The NIH has awarded a $69.6 million 5-year grant to support continued development of the UCLA Clinical and Translational Science Institute (CTSI), a research partnership designed to speed up development of new treatments to address the greatest health needs of Los Angeles County.

The partnership consists of UCLA, Cedars-Sinai Medical Center, Charles R. Drew University of Medicine and Science, and the Los Angeles Biomedical Research Institute. NIH funding for the partnership stands at more than $152.7 million, including the initial $83.1 million Clinical and Translational Science Award through which the agency established the CTSI.

Since then, CTSI said, its researchers have published more than 1600 papers and won 370 pilot grants, enabling data that, according to the Institute, has helped them receive an additional $58 million in additional outside funding.

CTSI added that over the past 5 years, it has supported the training of more than 950 junior faculty members, professional students, and pre- and postdoctoral scholars through fellowships in clinical informatics, a master’s degree program in biomedical informatics, and fellowships in population research.

The research partnership has also led to the creation of the Department of Biomedical Informatics and Computational Medicine at UCLA; partnered with Los Angeles County to study improving care for the nearly 700,000 people treated annually by the county’s health system; and created the Los Angeles Data Repository, a federation of clinical data warehouses from six institutions—UCLA, Cedars-Sinai, Charles Drew, USC, Children’s Hospital Los Angeles, and City of Hope.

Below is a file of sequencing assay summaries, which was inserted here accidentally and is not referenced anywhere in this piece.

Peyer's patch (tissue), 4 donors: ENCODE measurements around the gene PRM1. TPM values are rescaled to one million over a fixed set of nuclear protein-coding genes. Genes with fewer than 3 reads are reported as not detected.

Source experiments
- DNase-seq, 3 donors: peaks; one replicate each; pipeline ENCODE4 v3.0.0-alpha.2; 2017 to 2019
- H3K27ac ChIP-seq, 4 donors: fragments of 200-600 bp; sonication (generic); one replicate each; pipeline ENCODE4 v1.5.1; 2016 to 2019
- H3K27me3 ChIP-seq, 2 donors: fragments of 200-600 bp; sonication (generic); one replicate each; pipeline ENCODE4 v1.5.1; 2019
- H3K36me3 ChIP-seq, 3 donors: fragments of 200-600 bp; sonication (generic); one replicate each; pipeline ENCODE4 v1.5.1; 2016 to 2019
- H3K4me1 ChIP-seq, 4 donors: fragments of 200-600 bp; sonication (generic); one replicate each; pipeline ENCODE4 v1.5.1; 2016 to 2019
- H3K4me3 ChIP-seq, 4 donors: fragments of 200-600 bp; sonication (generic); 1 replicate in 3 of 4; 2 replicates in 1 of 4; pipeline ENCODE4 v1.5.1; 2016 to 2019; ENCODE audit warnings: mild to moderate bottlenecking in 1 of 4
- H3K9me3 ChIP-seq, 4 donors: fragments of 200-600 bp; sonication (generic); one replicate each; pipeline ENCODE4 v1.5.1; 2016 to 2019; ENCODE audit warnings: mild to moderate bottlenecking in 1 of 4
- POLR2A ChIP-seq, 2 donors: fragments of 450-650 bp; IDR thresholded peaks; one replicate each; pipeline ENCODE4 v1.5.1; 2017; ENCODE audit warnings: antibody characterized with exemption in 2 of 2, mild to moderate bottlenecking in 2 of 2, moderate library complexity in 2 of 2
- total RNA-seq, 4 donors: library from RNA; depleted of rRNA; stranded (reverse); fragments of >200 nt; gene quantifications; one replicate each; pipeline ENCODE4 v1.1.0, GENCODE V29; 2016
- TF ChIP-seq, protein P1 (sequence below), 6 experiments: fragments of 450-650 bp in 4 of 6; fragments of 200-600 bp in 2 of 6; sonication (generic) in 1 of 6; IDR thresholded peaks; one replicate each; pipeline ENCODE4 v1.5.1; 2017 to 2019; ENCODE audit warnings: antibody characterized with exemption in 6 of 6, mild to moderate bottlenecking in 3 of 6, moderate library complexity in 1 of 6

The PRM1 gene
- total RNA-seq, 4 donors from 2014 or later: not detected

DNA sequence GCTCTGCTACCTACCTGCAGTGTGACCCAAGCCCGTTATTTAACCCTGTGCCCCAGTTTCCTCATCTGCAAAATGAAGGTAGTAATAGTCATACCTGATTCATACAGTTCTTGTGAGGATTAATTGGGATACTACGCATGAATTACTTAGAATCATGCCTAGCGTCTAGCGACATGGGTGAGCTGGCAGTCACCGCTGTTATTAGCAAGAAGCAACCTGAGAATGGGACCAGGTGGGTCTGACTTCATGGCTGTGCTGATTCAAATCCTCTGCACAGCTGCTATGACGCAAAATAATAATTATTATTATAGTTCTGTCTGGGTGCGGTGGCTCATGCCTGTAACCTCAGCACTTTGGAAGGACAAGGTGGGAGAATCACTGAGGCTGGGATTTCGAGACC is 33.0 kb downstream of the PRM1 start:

The CTSI is one of more than 60 research partnerships established by the NIH. The partnerships are designed to accelerate the translation of laboratory discoveries into more effective treatments for patients, actively engage communities in clinical research, and train future generations of researchers to work across scientific disciplines.

Looking ahead, CTSI said, it will work to achieve five goals:

  • Preparing staff, students, scholars, and faculty to conduct high-quality, multidisciplinary, team science.
  • Engaging stakeholder communities in research.
  • Ensuring research includes children, older adults, and groups that have experienced health disparities because of race, ethnicity, gender, poverty, disability, and other factors.
  • Improving research methods, streamlining research processes, and supporting multisite studies.
  • Using informatics to process and understand scientific and medical information to increase the impact of CTSI research.

“This funding is helping us develop new means to retain, recruit, and empower scientists to work together across disciplines, departments, institutions, and geography,” said CTSI Director Steven M. Dubinett, M.D. Dr. Dubinett is also senior associate dean for translational research and associate vice chancellor for research at the David Geffen School of Medicine at UCLA.








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